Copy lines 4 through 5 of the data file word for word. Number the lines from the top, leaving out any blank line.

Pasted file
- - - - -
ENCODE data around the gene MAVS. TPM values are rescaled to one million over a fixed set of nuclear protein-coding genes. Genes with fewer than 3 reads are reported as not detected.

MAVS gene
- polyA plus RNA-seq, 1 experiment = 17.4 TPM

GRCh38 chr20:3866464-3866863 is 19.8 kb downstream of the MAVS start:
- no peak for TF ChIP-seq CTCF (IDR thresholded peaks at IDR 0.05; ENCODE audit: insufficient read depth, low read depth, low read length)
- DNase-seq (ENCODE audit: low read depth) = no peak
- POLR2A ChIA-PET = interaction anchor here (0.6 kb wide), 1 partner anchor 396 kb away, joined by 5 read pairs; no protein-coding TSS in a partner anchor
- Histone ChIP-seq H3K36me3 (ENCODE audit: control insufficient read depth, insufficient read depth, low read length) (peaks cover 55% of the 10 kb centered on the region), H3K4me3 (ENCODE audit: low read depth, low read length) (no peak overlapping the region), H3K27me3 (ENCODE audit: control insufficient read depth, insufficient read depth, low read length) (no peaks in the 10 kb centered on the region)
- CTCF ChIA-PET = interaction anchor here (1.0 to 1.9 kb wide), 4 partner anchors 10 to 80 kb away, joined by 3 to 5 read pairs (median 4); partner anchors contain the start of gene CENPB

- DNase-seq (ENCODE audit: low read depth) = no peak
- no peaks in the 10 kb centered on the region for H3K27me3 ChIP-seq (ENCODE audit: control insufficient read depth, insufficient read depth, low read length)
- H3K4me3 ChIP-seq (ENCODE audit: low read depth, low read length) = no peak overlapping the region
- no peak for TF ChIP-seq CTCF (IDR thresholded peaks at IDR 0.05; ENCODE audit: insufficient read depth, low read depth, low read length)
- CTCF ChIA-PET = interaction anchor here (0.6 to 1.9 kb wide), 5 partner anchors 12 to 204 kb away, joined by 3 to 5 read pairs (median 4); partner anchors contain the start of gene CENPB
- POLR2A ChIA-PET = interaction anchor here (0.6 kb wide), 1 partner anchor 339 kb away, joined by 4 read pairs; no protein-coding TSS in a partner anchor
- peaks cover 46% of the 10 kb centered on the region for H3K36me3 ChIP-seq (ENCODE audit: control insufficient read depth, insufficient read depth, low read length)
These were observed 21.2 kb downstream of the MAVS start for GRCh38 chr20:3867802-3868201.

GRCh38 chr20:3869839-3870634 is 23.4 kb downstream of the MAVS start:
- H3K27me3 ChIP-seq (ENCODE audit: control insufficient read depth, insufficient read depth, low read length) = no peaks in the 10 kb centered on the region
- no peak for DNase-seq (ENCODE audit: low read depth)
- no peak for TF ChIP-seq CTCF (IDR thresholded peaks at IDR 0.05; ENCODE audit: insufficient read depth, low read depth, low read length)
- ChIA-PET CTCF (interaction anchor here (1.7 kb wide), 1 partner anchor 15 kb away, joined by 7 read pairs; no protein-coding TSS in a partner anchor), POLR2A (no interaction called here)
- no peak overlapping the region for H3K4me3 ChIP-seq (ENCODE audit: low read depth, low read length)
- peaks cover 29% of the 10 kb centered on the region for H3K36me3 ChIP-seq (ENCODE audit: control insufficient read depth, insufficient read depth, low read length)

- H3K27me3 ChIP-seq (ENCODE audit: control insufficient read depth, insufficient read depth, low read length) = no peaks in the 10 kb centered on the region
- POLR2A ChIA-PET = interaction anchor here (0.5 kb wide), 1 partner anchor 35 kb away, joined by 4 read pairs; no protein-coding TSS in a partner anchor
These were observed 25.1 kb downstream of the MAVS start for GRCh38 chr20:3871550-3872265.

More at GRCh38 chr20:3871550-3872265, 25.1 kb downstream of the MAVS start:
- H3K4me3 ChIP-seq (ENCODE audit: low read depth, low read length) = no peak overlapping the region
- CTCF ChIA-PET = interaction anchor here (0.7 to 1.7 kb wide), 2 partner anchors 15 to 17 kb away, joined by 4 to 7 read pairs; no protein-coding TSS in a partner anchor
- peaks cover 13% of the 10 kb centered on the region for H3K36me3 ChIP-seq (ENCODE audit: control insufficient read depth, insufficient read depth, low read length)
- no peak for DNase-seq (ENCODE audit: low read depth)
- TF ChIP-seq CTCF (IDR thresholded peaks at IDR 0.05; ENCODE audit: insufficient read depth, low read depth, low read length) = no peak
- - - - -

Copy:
GRCh38 chr20:3866464-3866863 is 19.8 kb downstream of the MAVS start:
- no peak for TF ChIP-seq CTCF (IDR thresholded peaks at IDR 0.05; ENCODE audit: insufficient read depth, low read depth, low read length)